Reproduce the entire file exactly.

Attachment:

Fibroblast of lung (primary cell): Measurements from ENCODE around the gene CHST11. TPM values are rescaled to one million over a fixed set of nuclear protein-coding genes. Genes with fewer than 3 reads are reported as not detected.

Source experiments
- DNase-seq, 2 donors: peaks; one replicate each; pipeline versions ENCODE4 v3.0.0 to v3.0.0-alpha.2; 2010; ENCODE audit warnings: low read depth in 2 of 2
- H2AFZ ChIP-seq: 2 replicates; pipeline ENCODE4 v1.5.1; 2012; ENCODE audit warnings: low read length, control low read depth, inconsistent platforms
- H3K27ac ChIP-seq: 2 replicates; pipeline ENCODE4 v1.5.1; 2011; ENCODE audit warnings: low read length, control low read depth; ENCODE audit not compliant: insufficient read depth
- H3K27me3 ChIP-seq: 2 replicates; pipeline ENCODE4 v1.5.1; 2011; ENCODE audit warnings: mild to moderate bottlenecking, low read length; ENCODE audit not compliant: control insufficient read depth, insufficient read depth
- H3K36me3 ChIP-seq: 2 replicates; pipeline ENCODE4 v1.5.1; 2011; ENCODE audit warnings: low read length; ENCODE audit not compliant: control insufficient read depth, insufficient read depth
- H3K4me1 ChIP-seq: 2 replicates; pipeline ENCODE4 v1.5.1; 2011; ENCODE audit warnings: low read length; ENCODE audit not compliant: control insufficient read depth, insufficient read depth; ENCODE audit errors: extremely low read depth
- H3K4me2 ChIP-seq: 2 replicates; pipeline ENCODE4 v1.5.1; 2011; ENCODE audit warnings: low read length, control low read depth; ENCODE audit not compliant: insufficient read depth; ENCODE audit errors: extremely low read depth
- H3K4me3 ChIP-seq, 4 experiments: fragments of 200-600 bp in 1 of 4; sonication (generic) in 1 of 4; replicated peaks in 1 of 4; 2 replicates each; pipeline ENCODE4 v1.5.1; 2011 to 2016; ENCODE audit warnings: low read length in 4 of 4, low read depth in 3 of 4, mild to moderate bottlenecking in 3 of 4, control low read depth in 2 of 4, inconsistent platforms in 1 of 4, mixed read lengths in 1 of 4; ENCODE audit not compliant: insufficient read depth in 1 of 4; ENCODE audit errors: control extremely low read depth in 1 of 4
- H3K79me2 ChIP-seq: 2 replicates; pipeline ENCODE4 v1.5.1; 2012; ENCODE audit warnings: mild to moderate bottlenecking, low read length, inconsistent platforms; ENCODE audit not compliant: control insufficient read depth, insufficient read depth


Fibroblast of lung (primary cell): Measurements from ENCODE around the gene CHST11. TPM values are rescaled to one million over a fixed set of nuclear protein-coding genes. Genes with fewer than 3 reads are reported as not detected.

Source experiments
- DNase-seq, 2 donors: peaks; one replicate each; pipeline versions ENCODE4 v3.0.0 to v3.0.0-alpha.2; 2010; ENCODE audit warnings: low read depth in 2 of 2
- H2AFZ ChIP-seq: 2 replicates; pipeline ENCODE4 v1.5.1; 2012; ENCODE audit warnings: low read length, control low read depth, inconsistent platforms
- H3K27ac ChIP-seq: 2 replicates; pipeline ENCODE4 v1.5.1; 2011; ENCODE audit warnings: low read length, control low read depth; ENCODE audit not compliant: insufficient read depth
- H3K27me3 ChIP-seq: 2 replicates; pipeline ENCODE4 v1.5.1; 2011; ENCODE audit warnings: mild to moderate bottlenecking, low read length; ENCODE audit not compliant: control insufficient read depth, insufficient read depth
- H3K36me3 ChIP-seq: 2 replicates; pipeline ENCODE4 v1.5.1; 2011; ENCODE audit warnings: low read length; ENCODE audit not compliant: control insufficient read depth, insufficient read depth
- H3K4me1 ChIP-seq: 2 replicates; pipeline ENCODE4 v1.5.1; 2011; ENCODE audit warnings: low read length; ENCODE audit not compliant: control insufficient read depth, insufficient read depth; ENCODE audit errors: extremely low read depth
- H3K4me2 ChIP-seq: 2 replicates; pipeline ENCODE4 v1.5.1; 2011; ENCODE audit warnings: low read length, control low read depth; ENCODE audit not compliant: insufficient read depth; ENCODE audit errors: extremely low read depth
- H3K4me3 ChIP-seq, 4 experiments: fragments of 200-600 bp in 1 of 4; sonication (generic) in 1 of 4; replicated peaks in 1 of 4; 2 replicates each; pipeline ENCODE4 v1.5.1; 2011 to 2016; ENCODE audit warnings: low read length in 4 of 4, low read depth in 3 of 4, mild to moderate bottlenecking in 3 of 4, control low read depth in 2 of 4, inconsistent platforms in 1 of 4, mixed read lengths in 1 of 4; ENCODE audit not compliant: insufficient read depth in 1 of 4; ENCODE audit errors: control extremely low read depth in 1 of 4
- H3K79me2 ChIP-seq: 2 replicates; pipeline ENCODE4 v1.5.1; 2012; ENCODE audit warnings: mild to moderate bottlenecking, low read length, inconsistent platforms; ENCODE audit not compliant: control insufficient read depth, insufficient read depth